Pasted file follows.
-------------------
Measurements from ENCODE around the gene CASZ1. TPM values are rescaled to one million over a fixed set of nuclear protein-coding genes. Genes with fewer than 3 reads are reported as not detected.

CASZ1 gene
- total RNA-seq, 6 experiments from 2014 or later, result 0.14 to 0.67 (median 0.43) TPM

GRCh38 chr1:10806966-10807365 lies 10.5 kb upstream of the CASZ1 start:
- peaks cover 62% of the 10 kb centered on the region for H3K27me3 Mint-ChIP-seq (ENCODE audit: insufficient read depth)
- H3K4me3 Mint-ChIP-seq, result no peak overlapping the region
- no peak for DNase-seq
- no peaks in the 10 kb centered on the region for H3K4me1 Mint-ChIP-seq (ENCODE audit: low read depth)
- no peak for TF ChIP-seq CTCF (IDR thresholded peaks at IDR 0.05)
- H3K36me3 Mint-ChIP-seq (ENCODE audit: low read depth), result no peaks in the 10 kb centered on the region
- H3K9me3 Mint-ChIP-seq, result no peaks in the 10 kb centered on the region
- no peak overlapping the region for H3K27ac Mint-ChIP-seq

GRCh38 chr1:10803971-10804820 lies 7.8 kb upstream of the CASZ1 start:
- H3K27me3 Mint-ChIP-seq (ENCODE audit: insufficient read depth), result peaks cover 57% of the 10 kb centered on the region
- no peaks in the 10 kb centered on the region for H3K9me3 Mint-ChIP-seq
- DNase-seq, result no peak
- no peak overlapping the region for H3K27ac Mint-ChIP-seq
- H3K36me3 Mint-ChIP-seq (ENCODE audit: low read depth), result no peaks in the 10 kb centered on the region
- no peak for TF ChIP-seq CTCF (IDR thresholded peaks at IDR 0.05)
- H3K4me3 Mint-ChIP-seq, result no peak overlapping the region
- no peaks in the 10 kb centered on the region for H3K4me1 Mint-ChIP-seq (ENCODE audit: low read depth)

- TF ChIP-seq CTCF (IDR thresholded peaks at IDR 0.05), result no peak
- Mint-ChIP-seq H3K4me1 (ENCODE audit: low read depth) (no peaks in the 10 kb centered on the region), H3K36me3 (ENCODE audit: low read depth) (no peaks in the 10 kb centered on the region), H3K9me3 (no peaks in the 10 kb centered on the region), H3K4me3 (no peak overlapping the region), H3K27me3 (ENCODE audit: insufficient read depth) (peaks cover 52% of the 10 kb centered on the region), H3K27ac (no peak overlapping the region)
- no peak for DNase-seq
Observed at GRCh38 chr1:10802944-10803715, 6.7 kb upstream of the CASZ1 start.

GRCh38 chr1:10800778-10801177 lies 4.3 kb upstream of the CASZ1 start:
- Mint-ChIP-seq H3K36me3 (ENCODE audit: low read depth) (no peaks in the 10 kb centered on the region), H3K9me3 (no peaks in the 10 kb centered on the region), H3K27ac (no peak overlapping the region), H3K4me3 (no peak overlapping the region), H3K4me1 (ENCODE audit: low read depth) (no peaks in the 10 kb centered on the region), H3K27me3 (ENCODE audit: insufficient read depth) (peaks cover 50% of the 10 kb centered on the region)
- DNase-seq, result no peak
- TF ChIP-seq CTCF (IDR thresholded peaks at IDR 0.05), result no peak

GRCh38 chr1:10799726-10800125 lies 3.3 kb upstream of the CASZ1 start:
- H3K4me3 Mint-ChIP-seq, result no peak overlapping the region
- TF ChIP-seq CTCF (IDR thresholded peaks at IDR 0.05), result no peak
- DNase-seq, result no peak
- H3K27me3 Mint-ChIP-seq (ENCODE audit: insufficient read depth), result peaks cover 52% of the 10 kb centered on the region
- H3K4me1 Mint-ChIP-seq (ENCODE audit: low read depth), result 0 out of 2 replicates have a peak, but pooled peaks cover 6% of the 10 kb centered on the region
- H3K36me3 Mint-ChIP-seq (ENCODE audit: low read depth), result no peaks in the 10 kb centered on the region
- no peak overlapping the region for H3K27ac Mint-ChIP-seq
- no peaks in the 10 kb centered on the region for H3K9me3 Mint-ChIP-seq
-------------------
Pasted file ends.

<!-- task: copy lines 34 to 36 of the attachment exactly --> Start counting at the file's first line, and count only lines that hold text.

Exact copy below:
- H3K27me3 Mint-ChIP-seq (ENCODE audit: insufficient read depth), result peaks cover 52% of the 10 kb centered on the region
- H3K4me1 Mint-ChIP-seq (ENCODE audit: low read depth), result 0 out of 2 replicates have a peak, but pooled peaks cover 6% of the 10 kb centered on the region
- H3K36me3 Mint-ChIP-seq (ENCODE audit: low read depth), result no peaks in the 10 kb centered on the region